In the winning and utterly original novels Citizen Vince and The Zero, Jess Walter ("a ridiculously talented writer" - New York Times) painted an America all his own: a land of real, flawed, and deeply human characters coping with the anxieties of their times. Now, in his warmest, funniest, and best novel yet, Walter offers a story as real as our own lives: a tale of overstretched accounts, misbegotten schemes, and domestic dreams deferred.
A few years ago, small-time finance journalist Matthew Prior quit his day job to gamble everything on a quixotic notion: a Web site devoted to financial journalism in the form of blank verse. When his big idea - and his wife's eBay resale business - ends with a whimper (and a garage full of unwanted figurines), they borrow and borrow, whistling past the graveyard of their uncertain dreams. One morning Matt wakes up to find himself jobless, hobbled with debt, spying on his wife's online flirtation, and six days away from losing his home. Is this really how things were supposed to end up for me, he wonders: staying up all night worried, driving to 7-Eleven in the middle of the night to get milk for his boys, and falling in with two local degenerates after they offer him a hit of high-grade marijuana? Or, he thinks, could this be the solution to all my problems? Following Matt in his weeklong quest to save his marriage, his sanity, and his dreams, The Financial Lives of the Poets is a hysterical, heartfelt novel about how we can reach the edge of ruin - and how we can begin to make our way back.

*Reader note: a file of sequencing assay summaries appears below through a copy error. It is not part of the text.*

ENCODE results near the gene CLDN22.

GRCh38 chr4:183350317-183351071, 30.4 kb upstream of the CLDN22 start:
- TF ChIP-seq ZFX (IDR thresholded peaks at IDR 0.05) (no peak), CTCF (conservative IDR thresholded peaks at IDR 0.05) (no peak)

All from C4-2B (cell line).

©2009 Jess Walter; (P)2009 HarperCollins Publishers
English major. Love to read
I have never read anything by Jess Walters and so was truly taken by surprise by the sheer intelligence of this guy! The metaphors, the rich, snappy banter of his writing is a treat after some of the bad sitcom-like books I sometimes download by mistake. The story is straightforward and also very touching amid all of this verbal acrobatics. Loved it.
Writing is intelligent and witty. Enjoyed every minute of this reading. More than just a good story--anyone feeling the pinch of today's economy will relate to the protagonist's plight.
As long as I have my Audible, I'm content.